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hitler and castro.pdf


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Defining the Revolutionary Totalitarian Personality

385

constructs were original reunions of bureaucratic structures and individualistic styles of governance.
Still, more than one reader skeptically will point to the huge differences
between post-WWI Germany and Cold War Cuba. Political, social, economic,
cultural, and geopolitical conditions were so dissimilar that it could be hard
to make a useful comparison; Mussolini, Lenin or Mao, it might be suggested,
can more usefully be compared with Hitler. In fact, the latter claim is invalidated by specific elements presented in Section 8. At a more abstract level,
the generalization potential of two very similar case studies is not as high as
that of examples which, while belonging to the same category, present significant differences. Contrasting two European fascist leaders such as Hitler and
Mussolini or two Third World communists such as Castro and Mao – in other
words, comparing individuals who acted similarly in similar circumstances – is
hardly the best way to construct a universal concept. Therefore, I decided to
choose precisely two leaders who succeeded in building fully-fledged totalitarian regimes under the most diverse domestic and international conditions. If
highly industrialized post-imperial Weimar Republic as well as US-dominated
underdeveloped Cuba witnessed the emergence of leaders of the same
type, the associated theoretical construct can reasonably be assessed as universally valid.
Consequently, this article uses the examples of Hitler and Castro in order
to define a specific, ‘revolutionary totalitarian’ type of personality as well as
the associated category of political leadership. The findings of the following
sections allow the definition of the revolutionary totalitarian personality as a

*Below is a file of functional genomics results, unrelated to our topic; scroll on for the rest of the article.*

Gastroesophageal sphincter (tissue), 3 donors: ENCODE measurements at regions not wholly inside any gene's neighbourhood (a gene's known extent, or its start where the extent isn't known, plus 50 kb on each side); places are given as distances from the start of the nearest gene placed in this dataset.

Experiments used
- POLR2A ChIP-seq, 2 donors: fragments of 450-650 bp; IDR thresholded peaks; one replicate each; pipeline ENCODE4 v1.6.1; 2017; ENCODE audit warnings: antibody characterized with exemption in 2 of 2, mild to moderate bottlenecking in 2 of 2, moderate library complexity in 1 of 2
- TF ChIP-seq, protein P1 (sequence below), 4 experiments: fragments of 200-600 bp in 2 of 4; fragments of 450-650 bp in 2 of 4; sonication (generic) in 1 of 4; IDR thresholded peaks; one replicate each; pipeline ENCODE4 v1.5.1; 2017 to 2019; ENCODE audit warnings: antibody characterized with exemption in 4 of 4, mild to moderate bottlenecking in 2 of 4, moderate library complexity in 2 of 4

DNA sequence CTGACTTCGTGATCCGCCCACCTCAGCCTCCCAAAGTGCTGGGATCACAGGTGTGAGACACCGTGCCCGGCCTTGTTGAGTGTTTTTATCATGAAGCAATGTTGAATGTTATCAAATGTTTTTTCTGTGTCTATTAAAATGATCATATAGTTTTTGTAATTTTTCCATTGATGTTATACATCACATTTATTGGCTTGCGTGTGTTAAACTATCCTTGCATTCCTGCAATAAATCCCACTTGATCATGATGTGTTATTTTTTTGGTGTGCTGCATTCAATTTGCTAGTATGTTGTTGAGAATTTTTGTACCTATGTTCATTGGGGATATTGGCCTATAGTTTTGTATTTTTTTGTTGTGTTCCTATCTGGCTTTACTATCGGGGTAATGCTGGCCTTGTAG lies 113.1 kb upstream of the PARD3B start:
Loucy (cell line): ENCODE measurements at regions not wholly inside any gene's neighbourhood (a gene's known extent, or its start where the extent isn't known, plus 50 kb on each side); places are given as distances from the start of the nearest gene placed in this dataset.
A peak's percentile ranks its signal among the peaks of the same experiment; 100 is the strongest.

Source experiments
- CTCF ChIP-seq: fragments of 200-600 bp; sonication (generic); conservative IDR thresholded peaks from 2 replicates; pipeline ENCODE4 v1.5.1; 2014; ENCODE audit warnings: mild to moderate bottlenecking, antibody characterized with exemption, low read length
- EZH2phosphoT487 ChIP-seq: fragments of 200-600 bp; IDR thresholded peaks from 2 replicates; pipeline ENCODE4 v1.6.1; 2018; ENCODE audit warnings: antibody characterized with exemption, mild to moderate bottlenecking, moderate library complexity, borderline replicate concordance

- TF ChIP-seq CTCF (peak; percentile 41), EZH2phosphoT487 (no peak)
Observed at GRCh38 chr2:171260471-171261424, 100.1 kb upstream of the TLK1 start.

specific type of personality characterized by the following key features. First, it
represents a sub-category of the authoritarian personality. As such, it reflects a
desire for security, order, power, status, structured lines of authority, a conventional set of values or outlook, a demand for unquestioning obedience, and a
tendency to be hostile toward or use as scapegoats individuals of minority or
nontraditional groups. Second, during the early phases of its development, it
nevertheless contradicts the authoritarian obsession with stability, order, and
conservatism: it favors the revolutionary transformation of the ‘conditions of
a nation profoundly and in its essence’ (Domarus quoted by Noakes 2001: 91).
It desires the adoption of a fundamentally new system of values. Moreover,
the latter should be imposed on the society in the framework of a radically
new socio-political order that is the result of a revolutionary process. Third, it
is genuinely charismatic and therefore has the potential to influence directly
and effectively the course of a revolutionary process. Fourth, within the new
order, it favors the absolute power of the supreme leader and the regime’s
total control of the society. Fifth, once this stage is reached, the revolutionary
comparative sociology 13 (2014) 383–409